The Black-throated Blue Warbler is a small migratory bird that breeds in the eastern United States and parts of Canada. The male Black-throated Blue Warbler displays a striking appearance with deep blue plumage on its upperparts, contrasting sharply with a black throat and a white belly. Females, on the other hand, have more muted colors, featuring grayish-olive plumage with a lighter throat.

These warblers prefer deciduous and mixed woodlands, where they forage actively for insects and spiders. They have a slender bill, which they use to extract prey from foliage and tree bark. During the breeding season, males perform courtship displays, showcasing their vibrant plumage and singing a high-pitched song to attract mates.

Black-throated Blue Warblers are known for their long-distance migration. They spend their winters in the Caribbean and Central America, where they inhabit various forested habitats. They construct cup-shaped nests in trees or shrubs, often placing them close to the ground.

Tree Swallow

Scientific NameTachycineta bicolor
Length4.7 and 5.5 in
Wingspan12 to 14 in
Weight17 to 25.5 g

The Tree Swallow is a graceful and agile bird, best recognized for its iridescent blue-green upperparts and sweeping flight patterns over open fields and water.

Appearance: The Tree Swallow is sleek with a streamlined body. The upperparts shine with a blue-green iridescence while the underparts are white. They possess long, pointed wings and a slightly forked tail, aiding in their agile flight.

Diet: Tree Swallows primarily feed on flying insects, skillfully catching them mid-air. During colder months when insects are scarce, they can switch to a diet of berries, particularly those of the bayberry, which other birds might find hard to digest.

Reproduction: Tree Swallows are cavity-nesters, typically choosing natural holes in trees or using bird boxes. They line their nests with feathers, creating a soft environment for the eggs. The female will lay a clutch of 4 to 7 white eggs.

Barn Swallow

Scientific NameHirundo rustica
Length6.5–7.5 in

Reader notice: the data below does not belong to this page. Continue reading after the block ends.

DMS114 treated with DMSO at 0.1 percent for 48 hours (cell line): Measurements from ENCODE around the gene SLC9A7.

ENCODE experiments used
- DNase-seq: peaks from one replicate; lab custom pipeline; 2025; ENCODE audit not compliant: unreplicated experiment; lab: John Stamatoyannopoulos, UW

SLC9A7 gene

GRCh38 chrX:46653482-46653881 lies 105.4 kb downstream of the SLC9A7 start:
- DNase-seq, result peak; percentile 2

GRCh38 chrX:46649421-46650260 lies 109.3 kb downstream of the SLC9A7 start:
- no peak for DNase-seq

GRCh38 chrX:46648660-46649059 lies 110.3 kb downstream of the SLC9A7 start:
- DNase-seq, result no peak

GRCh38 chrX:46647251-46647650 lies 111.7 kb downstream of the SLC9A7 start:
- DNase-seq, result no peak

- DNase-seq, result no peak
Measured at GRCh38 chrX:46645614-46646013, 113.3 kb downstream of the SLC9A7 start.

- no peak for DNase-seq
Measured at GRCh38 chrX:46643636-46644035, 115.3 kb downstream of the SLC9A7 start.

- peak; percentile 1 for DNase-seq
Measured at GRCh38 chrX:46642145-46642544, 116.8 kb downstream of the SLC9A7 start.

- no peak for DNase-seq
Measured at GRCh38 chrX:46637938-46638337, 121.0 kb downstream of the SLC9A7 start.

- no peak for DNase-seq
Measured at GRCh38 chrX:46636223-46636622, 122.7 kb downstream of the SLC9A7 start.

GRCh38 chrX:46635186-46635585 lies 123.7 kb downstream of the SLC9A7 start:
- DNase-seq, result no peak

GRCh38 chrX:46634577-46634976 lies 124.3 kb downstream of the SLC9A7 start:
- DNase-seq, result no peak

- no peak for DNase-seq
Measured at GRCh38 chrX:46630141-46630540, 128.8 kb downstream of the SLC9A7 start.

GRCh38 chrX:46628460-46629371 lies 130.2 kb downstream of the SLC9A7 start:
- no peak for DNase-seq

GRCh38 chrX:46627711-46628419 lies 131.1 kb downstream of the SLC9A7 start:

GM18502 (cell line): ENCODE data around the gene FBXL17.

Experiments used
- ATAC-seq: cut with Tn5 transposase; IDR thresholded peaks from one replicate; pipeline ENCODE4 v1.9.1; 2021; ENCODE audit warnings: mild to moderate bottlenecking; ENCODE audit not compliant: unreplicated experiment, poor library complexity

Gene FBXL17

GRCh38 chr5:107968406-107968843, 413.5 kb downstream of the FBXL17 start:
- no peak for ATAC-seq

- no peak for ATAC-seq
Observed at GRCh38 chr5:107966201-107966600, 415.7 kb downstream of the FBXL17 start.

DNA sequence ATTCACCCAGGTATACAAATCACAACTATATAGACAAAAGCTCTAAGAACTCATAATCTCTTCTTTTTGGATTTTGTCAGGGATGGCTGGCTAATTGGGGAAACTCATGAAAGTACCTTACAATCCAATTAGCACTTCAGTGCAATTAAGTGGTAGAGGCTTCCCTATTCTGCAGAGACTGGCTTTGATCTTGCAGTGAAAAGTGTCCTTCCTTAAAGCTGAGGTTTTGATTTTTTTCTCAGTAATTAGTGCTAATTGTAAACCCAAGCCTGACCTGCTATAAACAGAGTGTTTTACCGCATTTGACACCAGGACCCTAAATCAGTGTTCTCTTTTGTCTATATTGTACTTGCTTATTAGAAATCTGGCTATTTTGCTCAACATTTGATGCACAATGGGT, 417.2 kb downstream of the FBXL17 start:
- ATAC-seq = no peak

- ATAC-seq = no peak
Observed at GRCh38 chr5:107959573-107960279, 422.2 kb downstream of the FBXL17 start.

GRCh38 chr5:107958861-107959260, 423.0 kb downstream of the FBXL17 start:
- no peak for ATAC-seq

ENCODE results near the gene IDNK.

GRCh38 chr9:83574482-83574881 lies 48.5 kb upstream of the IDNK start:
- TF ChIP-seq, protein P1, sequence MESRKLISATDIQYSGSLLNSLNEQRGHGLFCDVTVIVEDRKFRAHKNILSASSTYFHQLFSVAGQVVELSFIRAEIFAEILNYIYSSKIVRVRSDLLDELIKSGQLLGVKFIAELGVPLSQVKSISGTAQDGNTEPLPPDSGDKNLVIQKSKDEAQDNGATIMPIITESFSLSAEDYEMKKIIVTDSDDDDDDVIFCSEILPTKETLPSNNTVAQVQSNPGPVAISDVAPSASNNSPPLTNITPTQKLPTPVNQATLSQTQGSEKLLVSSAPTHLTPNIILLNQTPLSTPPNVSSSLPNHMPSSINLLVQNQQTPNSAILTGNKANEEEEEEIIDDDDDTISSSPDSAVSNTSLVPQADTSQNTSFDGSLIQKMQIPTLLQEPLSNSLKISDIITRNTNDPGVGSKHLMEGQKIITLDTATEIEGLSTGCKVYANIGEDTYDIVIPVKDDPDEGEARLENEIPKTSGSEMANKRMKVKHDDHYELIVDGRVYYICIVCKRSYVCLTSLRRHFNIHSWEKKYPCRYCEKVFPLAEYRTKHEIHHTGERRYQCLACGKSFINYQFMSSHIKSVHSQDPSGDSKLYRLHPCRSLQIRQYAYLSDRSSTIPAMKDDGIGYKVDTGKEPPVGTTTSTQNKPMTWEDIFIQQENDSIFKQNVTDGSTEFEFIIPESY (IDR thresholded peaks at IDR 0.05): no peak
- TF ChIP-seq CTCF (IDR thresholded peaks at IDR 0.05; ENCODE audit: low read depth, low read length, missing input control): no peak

Wingspan12.5–13.5 in
Weight16–22 g

The Barn Swallow is a sleek, agile bird renowned for its graceful flight patterns and iconic forked tail, often seen darting over fields and water bodies in search of flying insects.

Appearance: Barn Swallows have deep blue, almost iridescent, upperparts and a rufous to tawny underbelly. Their distinctively forked tail and long wings give them a streamlined look. Both males and females have a similar appearance, though males often exhibit slightly brighter colors and a deeper fork in the tail.

Diet: Barn Swallows feed primarily on flying insects, which they catch in mid-air during their agile and acrobatic flights. Their diet includes flies, beetles, moths, and other small flying insects.

Reproduction: Barn Swallows are known for building their mud nests on man-made structures, particularly barns, bridges, and eaves. The nest is cup-shaped and made from mud pellets, often lined with feathers. The female lays a clutch of 4 to 6 eggs.

Purple Martin

Scientific NameLengthWingspanWeight
Progne subis7.5-8.7 in15.3-16.1 in1.6-2.1 oz

The Purple Martin is the largest North American swallow known for its acrobatic flight and sociable behavior.

Appearance: Adult male Purple Martins have iridescent, dark blue-purple plumage overall, while females and young have a duller, grayish-brown upperparts and white underparts with a grayish chest. The wings and tail are blackish.

Diet: Purple Martins feed almost exclusively on flying insects, including dragonflies, damselflies, flies, beetles, wasps, and moths. They catch their prey in the air, often flying high and covering large distances in search of food.

Reproduction: Purple Martins are cavity-nesting birds and have come to rely on human-provided nesting structures in the eastern parts of their range. The female lays a clutch of 3 to 6 eggs, and incubates them for about 15 to 18 days. Both parents feed the young and defend the nest.

Where to Spot Kentucky’s Blue Birds

Kentucky is a paradise for bird watchers, with its diverse habitats attracting a variety of bird species. Here are the top 3-5 locations in Kentucky known for the greatest diversity of birds, including blue birds:

  1. Land Between the Lakes National Recreation Area: This large, protected area offers a variety of habitats, from forests to open water, making it home to a diverse range of bird species, including the Eastern Bluebird and Indigo Bunting.